In June 2022, the National Tax Administration Agency (NTA) announced amendments to the Transfer Pricing Administration Guidelines. The amendments are thought to reflect the January 2022 update to the OECD Transfer Pricing Guidelines on financial transactions, and they revise Japan’s legislation on the treatment of financial transactions and cost contribution agreements (CCA). It should be noted that this may affect Japanese companies operating outside of Japan, including those operating in the United States.
In this first part of a two-part series, we will focus on the amendments related to financial transactions, explaining key changes and points regarding the treatment of US-Japan transfer pricing taxation. In the second part, we will explore best practices and typical issues Japanese multinationals encounter in related-party financial transactions.
- Loan Transactions under Japan’s Transfer Pricing Legislation
Prior to these amendments, taxpayers were allowed to determine arm’s-length interest rates by referring to the following three-tiered approach. Note that priority was given in ascending order, given data availability.
- The interest rate that would have been charged if the borrower had borrowed from a third-party bank or other entity under similar terms and conditions, such as currency, timing, and duration.
- The interest rate that would have been charged if the lender had borrowed from a third-party bank or other entity under similar terms and conditions, such as currency, timing, and duration.
- The interest rate that would have been obtained by investing in government bonds with similar terms and conditions, such as currency, timing, and duration.
Under the recent amendments, the above method was abolished, and instead, the new guidelines require the taxpayer to determine the best method to calculate the arm’s-length interest rate. Specifically, the taxpayer is required to appropriately evaluate its own creditworthiness and determine an appropriate intercompany interest rate based on publicly available interest rate data.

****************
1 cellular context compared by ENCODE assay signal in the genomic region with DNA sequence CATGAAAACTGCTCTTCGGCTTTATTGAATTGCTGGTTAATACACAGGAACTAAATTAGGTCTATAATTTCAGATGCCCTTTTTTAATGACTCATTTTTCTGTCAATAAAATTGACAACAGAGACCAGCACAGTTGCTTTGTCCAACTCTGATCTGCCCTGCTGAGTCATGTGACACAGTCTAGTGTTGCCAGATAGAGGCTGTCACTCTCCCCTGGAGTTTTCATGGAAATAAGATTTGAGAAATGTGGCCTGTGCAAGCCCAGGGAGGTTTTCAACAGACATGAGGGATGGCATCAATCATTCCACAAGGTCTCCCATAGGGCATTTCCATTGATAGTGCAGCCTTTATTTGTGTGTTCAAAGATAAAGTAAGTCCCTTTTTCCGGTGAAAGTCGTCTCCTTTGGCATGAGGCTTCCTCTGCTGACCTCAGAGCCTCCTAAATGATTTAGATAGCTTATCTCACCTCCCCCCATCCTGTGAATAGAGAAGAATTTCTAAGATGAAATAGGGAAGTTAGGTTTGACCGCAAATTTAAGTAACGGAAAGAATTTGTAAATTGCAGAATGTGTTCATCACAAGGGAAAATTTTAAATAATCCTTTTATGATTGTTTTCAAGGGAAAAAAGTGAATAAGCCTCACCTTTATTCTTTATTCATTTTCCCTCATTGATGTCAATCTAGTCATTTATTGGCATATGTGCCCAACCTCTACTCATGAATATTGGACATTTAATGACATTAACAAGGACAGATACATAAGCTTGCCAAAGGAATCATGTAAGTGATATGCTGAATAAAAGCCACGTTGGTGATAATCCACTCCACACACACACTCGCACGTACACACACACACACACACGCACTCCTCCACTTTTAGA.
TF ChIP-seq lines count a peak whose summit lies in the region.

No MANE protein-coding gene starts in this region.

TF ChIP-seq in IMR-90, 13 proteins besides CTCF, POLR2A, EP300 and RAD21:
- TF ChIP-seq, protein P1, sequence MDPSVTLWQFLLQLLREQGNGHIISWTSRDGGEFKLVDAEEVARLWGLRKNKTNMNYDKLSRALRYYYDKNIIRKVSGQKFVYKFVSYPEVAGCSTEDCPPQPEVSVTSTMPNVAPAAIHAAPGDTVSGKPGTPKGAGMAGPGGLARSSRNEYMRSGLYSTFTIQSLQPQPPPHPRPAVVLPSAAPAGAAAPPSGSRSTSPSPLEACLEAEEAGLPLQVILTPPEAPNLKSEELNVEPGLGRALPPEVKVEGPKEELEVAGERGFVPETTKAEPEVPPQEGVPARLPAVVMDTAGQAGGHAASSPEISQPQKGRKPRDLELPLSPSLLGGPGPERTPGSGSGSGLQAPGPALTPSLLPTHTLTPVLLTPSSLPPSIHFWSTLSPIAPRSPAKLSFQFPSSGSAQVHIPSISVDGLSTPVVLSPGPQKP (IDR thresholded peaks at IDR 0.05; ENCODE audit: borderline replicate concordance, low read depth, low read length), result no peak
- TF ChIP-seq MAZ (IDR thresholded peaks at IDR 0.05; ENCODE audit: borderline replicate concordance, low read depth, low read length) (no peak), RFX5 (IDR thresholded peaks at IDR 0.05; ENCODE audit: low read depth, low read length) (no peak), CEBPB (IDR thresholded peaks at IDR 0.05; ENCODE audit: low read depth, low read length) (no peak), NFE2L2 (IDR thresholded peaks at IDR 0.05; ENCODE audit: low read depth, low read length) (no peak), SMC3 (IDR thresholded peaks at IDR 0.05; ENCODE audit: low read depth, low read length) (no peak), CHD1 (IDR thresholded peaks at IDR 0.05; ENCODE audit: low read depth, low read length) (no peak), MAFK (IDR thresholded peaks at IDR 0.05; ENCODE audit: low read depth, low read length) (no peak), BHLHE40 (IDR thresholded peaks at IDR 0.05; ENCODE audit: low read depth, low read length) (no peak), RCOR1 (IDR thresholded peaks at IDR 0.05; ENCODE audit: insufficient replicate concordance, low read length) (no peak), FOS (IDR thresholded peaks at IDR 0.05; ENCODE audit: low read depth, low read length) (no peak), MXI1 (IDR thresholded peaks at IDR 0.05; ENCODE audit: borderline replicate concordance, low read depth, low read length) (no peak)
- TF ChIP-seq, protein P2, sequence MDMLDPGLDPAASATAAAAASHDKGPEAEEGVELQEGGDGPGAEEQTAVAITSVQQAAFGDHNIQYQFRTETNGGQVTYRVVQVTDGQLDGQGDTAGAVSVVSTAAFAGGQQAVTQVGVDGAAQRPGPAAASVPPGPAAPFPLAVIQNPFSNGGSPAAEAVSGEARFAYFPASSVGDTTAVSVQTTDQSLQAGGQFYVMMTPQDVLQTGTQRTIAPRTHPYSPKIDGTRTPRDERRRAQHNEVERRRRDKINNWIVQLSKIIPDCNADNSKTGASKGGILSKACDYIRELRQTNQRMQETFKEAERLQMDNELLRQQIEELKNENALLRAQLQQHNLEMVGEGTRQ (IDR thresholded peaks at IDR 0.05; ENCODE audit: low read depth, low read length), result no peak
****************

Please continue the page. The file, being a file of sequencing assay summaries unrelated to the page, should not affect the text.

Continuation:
- Borrower’s Creditworthiness
In reality, it would be difficult for a taxpayer to accurately evaluate its own creditworthiness. However, if the parent company has a credit rating, a method called the Group Rating Method, published by the credit rating agency, could potentially be applied to determine the subsidiary’s credit rating.
If the parent company does not have a credit rating, ideally, it should ask an agency or an outside expert to have one issued. However, the cost of such service will likely be a big burden on the taxpayer. Alternatively, a taxpayer could seek help from a transfer pricing professional with access to a database containing publicly available financial and credit data to find comparable companies and to come up with a credit rating for the parent company.
- Market Interest Rates
If the currency, timing, institution, creditworthiness, and other factors that could potentially affect the comparability of an interest rate are similar, publicly available interest rates, such as bank borrowing rates, swap rates, and government bonds, could be used as comparable interest rates. However, since these market interest rates do not reflect the creditworthiness of the borrower, the arm’s-length interest rate (base rate + spread) should be calculated by adding to the base rate a spread reflecting the creditworthiness of the subsidiary based on the parent company’s credit rating, as mentioned above. In addition to this method, it would also be possible to calculate an arm’s-length interest rate by referring to the yield on corporate bonds issued by companies comparable to the borrower or the lender in terms of industry, size, and credit rating.
Estimates of interest rates and credit spreads obtained through inquiries to banks and other financial institutions are considered unjustifiable since they are not based on actual transactions and therefore cannot be used to evaluate market interest rates or the creditworthiness of the borrower.
- Financial Guarantees